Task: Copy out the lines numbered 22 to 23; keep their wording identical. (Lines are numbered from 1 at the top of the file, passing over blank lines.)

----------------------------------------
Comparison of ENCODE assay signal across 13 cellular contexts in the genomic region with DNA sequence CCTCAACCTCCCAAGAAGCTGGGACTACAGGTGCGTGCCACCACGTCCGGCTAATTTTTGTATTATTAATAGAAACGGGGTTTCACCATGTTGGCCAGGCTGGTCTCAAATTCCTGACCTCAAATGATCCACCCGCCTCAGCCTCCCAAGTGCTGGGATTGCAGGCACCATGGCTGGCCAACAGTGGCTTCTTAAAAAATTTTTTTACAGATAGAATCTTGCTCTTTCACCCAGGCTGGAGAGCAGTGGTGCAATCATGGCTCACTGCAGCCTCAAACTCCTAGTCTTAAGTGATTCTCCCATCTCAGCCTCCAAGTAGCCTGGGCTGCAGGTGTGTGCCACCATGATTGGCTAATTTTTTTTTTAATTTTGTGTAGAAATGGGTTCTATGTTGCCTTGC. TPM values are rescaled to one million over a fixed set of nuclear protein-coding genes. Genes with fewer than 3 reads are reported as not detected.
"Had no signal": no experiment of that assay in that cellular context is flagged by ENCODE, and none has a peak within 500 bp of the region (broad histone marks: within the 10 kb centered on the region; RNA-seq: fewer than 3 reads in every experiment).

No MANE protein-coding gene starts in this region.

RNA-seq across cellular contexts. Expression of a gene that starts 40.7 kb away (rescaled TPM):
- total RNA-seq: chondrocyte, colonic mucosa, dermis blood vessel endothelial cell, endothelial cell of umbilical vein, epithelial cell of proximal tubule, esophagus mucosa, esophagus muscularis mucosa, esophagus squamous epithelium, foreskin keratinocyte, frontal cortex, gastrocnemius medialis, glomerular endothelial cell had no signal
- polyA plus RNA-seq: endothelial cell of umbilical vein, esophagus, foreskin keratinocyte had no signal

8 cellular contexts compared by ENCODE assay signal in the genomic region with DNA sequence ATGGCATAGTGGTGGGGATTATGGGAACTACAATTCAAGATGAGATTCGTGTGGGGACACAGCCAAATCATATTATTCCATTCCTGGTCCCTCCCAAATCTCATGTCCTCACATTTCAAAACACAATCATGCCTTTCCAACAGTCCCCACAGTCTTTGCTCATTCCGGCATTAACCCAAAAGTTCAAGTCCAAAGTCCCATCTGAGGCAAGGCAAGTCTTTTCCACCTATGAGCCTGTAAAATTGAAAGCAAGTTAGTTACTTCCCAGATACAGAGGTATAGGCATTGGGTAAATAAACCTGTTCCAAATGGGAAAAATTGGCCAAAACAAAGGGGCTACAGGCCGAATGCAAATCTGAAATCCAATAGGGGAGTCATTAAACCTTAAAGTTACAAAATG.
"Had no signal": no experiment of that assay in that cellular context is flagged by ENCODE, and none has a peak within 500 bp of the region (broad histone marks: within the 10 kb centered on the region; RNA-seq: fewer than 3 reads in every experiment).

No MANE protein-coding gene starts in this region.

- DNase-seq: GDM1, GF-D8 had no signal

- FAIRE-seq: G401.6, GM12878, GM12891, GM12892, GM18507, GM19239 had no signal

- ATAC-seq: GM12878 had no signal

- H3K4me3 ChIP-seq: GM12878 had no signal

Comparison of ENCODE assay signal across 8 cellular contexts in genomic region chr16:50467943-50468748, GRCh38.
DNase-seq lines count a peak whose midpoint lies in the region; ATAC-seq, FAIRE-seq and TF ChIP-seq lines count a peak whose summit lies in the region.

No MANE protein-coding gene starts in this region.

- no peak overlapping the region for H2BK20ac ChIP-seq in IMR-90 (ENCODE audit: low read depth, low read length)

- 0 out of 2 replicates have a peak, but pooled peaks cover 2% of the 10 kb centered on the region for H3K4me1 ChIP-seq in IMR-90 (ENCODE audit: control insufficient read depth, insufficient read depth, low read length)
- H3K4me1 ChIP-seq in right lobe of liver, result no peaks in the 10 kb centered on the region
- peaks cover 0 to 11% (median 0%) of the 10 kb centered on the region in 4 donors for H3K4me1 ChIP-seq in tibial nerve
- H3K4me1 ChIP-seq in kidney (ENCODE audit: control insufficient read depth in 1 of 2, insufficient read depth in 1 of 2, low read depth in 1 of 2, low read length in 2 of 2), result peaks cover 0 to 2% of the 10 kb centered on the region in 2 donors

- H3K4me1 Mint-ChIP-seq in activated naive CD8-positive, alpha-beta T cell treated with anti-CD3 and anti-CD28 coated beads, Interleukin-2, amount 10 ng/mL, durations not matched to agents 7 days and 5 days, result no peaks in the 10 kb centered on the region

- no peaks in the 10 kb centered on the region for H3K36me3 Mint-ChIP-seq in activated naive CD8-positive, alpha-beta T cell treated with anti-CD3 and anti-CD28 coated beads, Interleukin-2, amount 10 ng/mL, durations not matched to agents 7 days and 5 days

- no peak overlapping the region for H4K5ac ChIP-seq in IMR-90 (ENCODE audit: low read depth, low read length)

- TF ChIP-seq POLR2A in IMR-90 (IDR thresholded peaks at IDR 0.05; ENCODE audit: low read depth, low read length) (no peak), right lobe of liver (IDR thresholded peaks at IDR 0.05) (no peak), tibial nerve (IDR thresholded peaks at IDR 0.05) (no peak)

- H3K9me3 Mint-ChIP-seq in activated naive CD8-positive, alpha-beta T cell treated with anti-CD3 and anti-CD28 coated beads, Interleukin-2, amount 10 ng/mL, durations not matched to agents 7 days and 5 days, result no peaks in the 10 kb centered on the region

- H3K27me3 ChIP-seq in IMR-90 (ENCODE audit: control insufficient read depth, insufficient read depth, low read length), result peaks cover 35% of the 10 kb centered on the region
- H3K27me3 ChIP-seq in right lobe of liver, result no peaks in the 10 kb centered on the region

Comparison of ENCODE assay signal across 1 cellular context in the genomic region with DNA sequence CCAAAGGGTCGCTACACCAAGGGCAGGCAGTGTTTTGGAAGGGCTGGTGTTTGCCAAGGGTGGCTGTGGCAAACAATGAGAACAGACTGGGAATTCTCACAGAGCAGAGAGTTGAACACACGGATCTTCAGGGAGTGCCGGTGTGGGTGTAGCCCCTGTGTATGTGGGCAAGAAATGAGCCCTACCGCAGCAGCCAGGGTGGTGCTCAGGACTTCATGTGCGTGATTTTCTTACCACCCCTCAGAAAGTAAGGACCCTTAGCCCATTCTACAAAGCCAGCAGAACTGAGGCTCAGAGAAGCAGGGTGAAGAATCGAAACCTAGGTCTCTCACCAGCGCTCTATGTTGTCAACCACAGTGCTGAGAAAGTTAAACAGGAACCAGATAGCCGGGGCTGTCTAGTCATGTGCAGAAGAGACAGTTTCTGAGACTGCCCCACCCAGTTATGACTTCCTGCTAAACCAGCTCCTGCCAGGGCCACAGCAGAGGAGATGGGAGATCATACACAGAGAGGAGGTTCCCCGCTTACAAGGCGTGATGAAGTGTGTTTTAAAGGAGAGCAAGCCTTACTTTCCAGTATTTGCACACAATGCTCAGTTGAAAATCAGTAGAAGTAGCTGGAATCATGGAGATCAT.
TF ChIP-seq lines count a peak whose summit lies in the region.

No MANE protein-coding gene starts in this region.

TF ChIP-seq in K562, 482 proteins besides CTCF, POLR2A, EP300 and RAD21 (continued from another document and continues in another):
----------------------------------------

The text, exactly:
- H3K4me1 Mint-ChIP-seq in activated naive CD8-positive, alpha-beta T cell treated with anti-CD3 and anti-CD28 coated beads, Interleukin-2, amount 10 ng/mL, durations not matched to agents 7 days and 5 days, result no peaks in the 10 kb centered on the region

- no peaks in the 10 kb centered on the region for H3K36me3 Mint-ChIP-seq in activated naive CD8-positive, alpha-beta T cell treated with anti-CD3 and anti-CD28 coated beads, Interleukin-2, amount 10 ng/mL, durations not matched to agents 7 days and 5 days